When the first expresses from London to Edinburgh began in 1862, the journey took 10 and a half hours.Today, you can take the train from London King’ s Cross and put your feet on the old Scottish soil in less than five hours. The ride might still seem long, but once you pass Newcastle, all signs of regret will vanish as you follow the railway hugging the coastline. And if you are deserving enough, the sun will spoil you and light the blue sky as it meets the see line on the horizon. The astonishing green of the plains will leave all strangers amazed, while trying to understand the Gaelic names of the train stations.
In Edinburgh, the summer always feels colder, but once you meet the first drops of rain, you will learn to appreciate sunny but cold weather. If you are inspired enough to book a hotel close to the railway station, you can explore the city on foot starting with the Scott Monument up to the Edinburgh Castle on the hill and ending with the Palace of Hollyroodhouse, the official residence of the Royal family in Scotland. The Palace is located at the bottom of the Royal Mile, the central street in Edinburgh and has served as the main residence of the Kings and Queens of Scots since the 16th century.
Walking down the Royal Mile you can choose between tens of blends of single malt whisky, listen to traditional pipes music in the streets and have a taste of delicious scottish cookies called scones.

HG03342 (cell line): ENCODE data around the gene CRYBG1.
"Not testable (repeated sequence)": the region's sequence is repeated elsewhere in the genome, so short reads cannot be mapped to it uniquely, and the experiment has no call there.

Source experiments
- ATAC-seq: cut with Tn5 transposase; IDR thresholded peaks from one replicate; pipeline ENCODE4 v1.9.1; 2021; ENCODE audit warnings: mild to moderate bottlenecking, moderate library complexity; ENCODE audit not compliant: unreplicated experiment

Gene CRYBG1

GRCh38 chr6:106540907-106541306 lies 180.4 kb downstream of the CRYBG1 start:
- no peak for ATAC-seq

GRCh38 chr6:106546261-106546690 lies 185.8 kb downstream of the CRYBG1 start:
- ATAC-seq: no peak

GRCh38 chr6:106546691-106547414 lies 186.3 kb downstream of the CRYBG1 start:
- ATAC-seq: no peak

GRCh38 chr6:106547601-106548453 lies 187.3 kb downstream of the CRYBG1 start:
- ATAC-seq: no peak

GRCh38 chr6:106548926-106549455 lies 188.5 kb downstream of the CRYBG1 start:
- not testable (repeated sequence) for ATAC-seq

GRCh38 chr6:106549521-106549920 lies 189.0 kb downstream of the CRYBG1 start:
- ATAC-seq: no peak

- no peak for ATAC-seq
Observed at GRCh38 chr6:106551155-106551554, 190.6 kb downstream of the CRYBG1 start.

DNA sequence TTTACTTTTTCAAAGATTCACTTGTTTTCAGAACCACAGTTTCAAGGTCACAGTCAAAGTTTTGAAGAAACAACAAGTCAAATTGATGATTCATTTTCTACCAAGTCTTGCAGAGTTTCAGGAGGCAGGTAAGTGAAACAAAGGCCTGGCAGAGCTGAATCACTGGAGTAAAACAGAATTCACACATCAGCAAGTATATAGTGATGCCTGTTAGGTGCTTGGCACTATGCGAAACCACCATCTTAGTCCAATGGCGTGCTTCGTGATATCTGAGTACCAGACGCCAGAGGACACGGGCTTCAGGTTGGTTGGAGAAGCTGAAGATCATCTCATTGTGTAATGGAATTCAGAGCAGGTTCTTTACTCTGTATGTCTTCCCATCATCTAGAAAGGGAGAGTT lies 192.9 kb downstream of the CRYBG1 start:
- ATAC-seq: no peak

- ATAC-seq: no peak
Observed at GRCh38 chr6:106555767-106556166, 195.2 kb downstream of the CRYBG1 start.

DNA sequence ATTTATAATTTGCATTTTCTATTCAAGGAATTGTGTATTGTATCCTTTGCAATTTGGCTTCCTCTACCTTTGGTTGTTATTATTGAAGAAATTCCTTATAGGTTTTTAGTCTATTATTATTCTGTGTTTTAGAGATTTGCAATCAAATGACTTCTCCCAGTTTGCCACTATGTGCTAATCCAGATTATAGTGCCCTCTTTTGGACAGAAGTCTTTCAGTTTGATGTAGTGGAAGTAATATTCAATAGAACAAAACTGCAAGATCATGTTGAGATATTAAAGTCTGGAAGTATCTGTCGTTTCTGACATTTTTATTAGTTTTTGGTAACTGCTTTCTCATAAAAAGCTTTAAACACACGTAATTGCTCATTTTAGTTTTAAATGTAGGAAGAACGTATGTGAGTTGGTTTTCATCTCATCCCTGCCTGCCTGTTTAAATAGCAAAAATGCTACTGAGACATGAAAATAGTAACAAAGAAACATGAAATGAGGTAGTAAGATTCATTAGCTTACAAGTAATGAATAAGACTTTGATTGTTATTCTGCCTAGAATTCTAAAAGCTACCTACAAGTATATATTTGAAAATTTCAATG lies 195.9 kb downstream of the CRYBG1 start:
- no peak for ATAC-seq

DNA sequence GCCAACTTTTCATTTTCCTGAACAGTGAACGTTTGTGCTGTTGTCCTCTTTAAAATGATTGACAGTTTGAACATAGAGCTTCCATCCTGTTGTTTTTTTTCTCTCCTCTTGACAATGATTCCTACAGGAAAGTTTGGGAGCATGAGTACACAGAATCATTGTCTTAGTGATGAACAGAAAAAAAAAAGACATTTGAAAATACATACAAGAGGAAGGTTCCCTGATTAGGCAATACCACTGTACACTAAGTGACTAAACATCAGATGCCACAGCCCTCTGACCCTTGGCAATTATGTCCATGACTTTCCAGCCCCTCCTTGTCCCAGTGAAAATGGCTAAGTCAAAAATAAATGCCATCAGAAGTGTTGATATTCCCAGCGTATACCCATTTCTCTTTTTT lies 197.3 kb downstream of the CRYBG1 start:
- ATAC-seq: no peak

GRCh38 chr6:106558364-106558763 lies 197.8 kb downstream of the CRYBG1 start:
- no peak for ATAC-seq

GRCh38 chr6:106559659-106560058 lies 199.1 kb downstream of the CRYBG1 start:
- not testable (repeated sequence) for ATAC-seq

And if you are fond of animals, you should visit the statue of Greyfriars Bobby, the Skye terrier who became known in the 19th century for spending 14 years guarding the grave of his owner until his own death, in 1872. A marvelous feeling that one shouldn’ t put aside is having tea on bord of the Royal Yaht Britannia, which after 30 years of serving the Royal family and its most important guests, now rests in the Edinburgh harbour.
Leaving Edinburgh, the train will make haste to take you to the north of the country, up to Inverness, the old capital of the Highlands. The name of this northermost city in the United Kingdom comes from the Gaelic Inbhir Nis, meaning mouth of the river Ness. Here, on a cold summer evening, you can sit in your hotel room, by the window, and have a hot tea with a drop of whisky, while watching the rapid waters of the river Ness and planning your adventure into the mystic Highlands.
From Inverness, you can take a day trip to Loch Ness, to catch a glympse at the infamous monster and after that, crossing the green mountains and passing ancient castles, to the amazing Island of Skye. On your way, you might freeze for a second if you stop to take a look at the surreal mists that cover mountain tops and lakes. Strange purple flowers, that look like fresh cotton cultures cover the green fields along with thistles, a national scottish symbol. One thing the Highlands are well known for are old castles telling the stories of brave Scottish clans, such as the Eilean Donan Castle, founded in the thirteenth century, a stronghold against the Norse expeditions of the Clan Mackenzie and their allies, Clan Macrae. At the beginning of the eighteenth century, the Clan Mackenzie was involved in the Jacobite rebellion and the castle was mostly destroyed by government ships in 1719.
While driving to the Island of Skye, you can stop for lunch and have a traditional scottish dish called haggis, which is made mostly of sheep meat or the regular fish and chips, called Beer battered haddock. Once you step on the island, while the mists surround you again, you can listen to the national Scottish anthem, Flower of Scotland, a reminder of the bravery and honour of the Scottish people during so many years of history. The Island of Skye, in Gaelic An t-Eilean Sgitheanach, is the largest island of the Inner Hebrides of Scoland, home of Clan MaCleod and Clan Donald, where the main occupations are still fishing and whisky-distiling.